My front garden is a sea of low, mounding plants. In spring when larger perennials are still waking up, the tall, narrow racemes of blue camas are a counterpoint to the undulating foliage. Against the backdrop of golden barberry, the 3′ spires of blue stars are electrified. Hoping to have a sizable swath in time, a few more Camassia bulbs are added each autumn.
There are about 5 species of Camassia, and with the exception of C. scilloides (found on the east coast), the rest are native to the Pacific Northwest. The first camas I tried was C. quamash; known in our area as a traditional Native American food. I loved their easy care and reliable violet flowers but as my garden matured, the diminutive 8-10″ beauties were overcome.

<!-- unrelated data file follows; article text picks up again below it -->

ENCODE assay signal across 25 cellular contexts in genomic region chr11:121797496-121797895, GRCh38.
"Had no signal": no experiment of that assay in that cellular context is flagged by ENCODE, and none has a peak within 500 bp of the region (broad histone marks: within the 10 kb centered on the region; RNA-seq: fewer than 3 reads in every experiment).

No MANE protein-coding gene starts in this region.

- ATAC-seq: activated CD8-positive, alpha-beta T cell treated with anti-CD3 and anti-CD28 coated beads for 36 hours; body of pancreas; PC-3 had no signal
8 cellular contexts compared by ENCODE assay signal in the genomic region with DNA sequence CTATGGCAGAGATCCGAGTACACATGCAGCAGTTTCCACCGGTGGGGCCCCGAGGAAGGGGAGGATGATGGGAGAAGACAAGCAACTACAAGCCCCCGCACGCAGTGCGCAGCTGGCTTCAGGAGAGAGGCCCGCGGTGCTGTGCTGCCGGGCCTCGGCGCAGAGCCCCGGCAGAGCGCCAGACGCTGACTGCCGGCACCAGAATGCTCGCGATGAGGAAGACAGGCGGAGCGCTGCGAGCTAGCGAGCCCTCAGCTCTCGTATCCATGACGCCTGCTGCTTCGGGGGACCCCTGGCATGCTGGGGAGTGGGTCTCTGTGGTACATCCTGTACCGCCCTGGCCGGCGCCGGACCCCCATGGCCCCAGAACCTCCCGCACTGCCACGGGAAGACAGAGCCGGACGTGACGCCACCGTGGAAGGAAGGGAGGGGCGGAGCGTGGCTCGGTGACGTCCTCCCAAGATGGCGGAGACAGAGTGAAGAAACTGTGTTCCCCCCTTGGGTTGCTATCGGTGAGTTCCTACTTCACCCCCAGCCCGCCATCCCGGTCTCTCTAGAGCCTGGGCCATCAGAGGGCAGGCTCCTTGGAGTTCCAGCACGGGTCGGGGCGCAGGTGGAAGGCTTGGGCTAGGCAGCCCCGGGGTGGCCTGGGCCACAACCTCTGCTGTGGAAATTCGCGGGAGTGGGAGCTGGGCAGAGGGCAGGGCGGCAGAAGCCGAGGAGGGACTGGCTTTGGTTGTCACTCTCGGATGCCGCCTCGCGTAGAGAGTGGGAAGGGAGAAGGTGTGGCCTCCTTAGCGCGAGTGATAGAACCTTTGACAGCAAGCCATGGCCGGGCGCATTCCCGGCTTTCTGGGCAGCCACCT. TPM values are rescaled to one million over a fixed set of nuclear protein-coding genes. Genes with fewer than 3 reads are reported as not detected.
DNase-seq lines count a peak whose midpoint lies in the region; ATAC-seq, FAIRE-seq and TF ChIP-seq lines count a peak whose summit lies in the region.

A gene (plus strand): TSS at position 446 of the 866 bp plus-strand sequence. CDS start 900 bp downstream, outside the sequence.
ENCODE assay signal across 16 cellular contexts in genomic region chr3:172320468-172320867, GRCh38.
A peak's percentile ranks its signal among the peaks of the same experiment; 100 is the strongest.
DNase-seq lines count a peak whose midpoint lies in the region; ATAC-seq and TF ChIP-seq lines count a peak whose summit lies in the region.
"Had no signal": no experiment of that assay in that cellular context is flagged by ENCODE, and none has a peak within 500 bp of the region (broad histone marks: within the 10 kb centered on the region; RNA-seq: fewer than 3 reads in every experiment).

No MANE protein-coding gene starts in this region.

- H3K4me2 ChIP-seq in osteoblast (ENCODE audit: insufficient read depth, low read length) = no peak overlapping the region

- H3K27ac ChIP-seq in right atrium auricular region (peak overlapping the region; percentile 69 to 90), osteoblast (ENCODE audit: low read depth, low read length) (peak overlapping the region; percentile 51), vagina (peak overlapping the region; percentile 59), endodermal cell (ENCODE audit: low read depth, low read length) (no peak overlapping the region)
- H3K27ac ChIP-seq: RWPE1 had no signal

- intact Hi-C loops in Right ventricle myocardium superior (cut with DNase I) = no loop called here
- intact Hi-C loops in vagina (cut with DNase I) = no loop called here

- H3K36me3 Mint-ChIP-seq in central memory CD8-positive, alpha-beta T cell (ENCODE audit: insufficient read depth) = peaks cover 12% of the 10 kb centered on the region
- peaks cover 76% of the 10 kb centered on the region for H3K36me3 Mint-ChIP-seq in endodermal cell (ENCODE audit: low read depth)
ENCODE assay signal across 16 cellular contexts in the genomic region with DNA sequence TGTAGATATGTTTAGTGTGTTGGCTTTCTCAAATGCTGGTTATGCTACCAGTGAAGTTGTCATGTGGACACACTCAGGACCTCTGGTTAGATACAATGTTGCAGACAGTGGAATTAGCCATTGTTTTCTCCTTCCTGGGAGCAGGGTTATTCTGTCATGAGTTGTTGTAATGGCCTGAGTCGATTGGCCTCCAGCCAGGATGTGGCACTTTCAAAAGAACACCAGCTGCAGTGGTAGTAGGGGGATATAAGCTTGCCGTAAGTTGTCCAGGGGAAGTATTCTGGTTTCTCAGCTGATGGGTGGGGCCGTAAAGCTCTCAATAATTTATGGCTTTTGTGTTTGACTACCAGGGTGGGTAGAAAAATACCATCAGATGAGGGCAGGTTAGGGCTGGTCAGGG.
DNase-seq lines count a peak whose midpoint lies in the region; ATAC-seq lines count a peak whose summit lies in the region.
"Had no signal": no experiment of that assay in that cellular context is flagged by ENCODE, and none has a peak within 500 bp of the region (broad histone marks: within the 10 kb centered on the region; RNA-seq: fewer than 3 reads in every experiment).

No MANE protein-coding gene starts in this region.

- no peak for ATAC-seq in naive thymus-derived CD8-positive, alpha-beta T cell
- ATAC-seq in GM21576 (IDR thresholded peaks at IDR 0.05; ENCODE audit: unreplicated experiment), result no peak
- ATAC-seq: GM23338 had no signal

When I first saw the larger flowered Camassia leichtlinii, it was at Albers Vista Garden in Bremerton. They were planted in large drifts, expertly combined with the cheery oranges, yellows and reds of sunroses at their feet. I was smitten. As with many taller perennial bulbs with strappy but plain basal foliage, they look great amongst fuller plants that conceal the dying leaves as they shift into dormancy.
The straight species of C. leichtlinii has milky white flowers, whereas blue garden hybrids originate from a subspecies called suksdorfii. Camas appreciate meadow-like conditions: moist, rich and well draining soil with full sun. So far they haven’t fallen prey to rabbit or deer, as some other spring bulbs do.
References mention that blue camas are a long lasting cut flower–what gorgeous bouquets I conjure in my head. However, until I have a bountiful grouping that would provide enough for the vase and still leave that heavenly blue in the garden, the Felcos stay sheathed. I’m working on it.
©Colleen Miko, 2014.